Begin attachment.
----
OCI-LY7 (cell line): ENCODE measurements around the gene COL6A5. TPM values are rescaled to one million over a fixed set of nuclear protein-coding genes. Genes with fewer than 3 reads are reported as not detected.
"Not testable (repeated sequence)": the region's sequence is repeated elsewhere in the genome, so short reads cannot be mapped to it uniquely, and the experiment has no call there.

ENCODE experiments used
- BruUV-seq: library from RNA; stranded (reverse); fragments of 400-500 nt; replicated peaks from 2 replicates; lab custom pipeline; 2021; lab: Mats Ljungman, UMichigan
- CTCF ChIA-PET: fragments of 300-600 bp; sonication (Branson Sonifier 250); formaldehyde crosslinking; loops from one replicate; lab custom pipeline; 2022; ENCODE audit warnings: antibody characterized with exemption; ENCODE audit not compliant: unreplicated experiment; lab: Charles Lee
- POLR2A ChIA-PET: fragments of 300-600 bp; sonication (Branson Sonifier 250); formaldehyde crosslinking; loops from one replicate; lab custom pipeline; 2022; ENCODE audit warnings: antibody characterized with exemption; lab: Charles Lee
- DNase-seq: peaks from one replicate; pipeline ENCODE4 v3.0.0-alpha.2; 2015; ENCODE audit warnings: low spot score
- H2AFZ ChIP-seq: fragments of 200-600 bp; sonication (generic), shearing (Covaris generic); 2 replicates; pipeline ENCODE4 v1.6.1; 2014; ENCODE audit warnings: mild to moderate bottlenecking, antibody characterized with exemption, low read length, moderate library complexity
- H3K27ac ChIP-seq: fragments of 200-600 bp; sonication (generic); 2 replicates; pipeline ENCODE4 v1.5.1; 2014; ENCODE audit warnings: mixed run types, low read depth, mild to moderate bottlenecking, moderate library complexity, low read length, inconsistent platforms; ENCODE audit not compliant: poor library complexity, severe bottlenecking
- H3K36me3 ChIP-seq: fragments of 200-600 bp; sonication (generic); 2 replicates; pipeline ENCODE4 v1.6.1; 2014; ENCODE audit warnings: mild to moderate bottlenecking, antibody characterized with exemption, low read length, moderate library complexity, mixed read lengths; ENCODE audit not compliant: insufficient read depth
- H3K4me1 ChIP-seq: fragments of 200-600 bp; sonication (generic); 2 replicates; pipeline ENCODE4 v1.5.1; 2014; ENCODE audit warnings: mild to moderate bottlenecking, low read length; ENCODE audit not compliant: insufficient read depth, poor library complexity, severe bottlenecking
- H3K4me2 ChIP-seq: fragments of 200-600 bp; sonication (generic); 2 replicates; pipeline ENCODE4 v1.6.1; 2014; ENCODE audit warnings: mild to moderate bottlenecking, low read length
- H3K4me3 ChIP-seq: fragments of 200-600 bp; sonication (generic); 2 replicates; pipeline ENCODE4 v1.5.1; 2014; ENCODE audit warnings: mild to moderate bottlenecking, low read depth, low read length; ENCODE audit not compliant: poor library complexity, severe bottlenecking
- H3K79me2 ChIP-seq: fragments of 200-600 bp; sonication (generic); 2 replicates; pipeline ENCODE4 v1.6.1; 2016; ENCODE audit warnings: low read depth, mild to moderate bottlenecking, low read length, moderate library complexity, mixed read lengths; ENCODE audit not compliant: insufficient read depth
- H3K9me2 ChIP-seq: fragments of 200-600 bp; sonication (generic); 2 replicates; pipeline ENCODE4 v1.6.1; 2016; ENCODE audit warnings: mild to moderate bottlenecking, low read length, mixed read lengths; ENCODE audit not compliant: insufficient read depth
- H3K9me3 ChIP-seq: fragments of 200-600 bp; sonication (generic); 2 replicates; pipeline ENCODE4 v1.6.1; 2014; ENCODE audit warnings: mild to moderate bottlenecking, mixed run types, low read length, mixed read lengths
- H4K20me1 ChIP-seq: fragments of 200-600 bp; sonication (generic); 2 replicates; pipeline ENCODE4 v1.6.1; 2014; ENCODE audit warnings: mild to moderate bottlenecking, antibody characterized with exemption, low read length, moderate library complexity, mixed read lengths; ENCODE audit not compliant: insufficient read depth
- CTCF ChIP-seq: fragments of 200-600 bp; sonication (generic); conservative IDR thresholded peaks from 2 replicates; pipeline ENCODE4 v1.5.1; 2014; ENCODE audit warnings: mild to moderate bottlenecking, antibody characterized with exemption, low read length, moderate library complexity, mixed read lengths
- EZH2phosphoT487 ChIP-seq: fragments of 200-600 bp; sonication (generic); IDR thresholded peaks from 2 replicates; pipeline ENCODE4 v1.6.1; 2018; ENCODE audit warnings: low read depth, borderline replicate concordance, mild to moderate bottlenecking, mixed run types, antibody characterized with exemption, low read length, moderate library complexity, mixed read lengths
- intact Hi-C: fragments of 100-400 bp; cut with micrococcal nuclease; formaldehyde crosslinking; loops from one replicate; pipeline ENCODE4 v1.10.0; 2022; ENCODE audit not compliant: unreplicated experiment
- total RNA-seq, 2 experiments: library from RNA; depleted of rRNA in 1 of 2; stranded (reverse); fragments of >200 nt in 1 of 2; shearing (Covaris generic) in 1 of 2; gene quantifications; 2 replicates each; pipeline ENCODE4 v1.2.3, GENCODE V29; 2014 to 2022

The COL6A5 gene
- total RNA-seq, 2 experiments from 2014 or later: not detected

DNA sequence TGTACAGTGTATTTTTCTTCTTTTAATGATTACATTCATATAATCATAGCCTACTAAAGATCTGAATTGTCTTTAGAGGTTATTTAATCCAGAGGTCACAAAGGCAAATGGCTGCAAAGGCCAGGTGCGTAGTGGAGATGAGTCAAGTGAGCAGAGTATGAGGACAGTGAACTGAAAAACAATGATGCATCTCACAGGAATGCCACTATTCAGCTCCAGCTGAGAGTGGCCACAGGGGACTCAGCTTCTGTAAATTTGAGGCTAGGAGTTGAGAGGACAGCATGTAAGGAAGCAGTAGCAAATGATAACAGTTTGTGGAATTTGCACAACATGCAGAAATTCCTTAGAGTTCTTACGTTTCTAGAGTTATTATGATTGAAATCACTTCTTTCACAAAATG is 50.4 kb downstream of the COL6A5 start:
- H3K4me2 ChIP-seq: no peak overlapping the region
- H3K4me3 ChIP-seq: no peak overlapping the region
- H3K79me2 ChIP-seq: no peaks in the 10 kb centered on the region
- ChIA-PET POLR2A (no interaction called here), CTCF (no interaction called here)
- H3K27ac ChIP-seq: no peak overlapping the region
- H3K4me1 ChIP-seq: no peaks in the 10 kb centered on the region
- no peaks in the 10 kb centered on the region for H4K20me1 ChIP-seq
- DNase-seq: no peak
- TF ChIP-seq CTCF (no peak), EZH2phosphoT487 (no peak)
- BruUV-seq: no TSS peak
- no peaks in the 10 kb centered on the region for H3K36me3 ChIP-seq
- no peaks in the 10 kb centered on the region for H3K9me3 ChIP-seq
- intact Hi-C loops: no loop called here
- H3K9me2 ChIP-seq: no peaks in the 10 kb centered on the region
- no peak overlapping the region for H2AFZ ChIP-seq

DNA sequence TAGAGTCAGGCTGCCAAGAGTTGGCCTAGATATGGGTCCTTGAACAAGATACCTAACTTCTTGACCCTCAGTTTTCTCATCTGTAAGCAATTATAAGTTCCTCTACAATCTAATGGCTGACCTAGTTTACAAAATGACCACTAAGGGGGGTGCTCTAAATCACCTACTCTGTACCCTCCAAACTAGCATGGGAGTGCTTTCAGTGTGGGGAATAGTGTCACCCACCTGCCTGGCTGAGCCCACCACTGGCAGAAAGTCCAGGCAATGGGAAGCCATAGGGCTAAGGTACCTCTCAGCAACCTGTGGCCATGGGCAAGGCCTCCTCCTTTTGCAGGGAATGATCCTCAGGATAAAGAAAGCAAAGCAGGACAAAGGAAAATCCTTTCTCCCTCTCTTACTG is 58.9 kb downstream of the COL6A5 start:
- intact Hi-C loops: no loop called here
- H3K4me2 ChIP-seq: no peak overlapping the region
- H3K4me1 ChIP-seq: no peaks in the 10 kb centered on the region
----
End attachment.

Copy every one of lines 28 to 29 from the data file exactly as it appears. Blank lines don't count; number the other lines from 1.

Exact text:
- ChIA-PET POLR2A (no interaction called here), CTCF (no interaction called here)
- H3K27ac ChIP-seq: no peak overlapping the region